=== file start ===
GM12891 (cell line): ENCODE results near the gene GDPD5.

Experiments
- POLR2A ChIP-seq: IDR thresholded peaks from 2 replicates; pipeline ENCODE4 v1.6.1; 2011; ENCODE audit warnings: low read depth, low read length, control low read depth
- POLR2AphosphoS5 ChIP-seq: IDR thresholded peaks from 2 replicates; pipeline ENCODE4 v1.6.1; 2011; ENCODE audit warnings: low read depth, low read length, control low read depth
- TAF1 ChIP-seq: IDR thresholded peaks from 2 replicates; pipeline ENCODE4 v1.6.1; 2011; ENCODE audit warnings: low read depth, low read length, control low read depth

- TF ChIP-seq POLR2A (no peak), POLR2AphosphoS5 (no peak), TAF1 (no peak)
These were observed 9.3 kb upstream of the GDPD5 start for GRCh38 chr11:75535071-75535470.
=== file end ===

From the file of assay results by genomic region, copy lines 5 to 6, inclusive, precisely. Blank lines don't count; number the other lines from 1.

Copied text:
- TAF1 ChIP-seq: IDR thresholded peaks from 2 replicates; pipeline ENCODE4 v1.6.1; 2011; ENCODE audit warnings: low read depth, low read length, control low read depth

- TF ChIP-seq POLR2A (no peak), POLR2AphosphoS5 (no peak), TAF1 (no peak)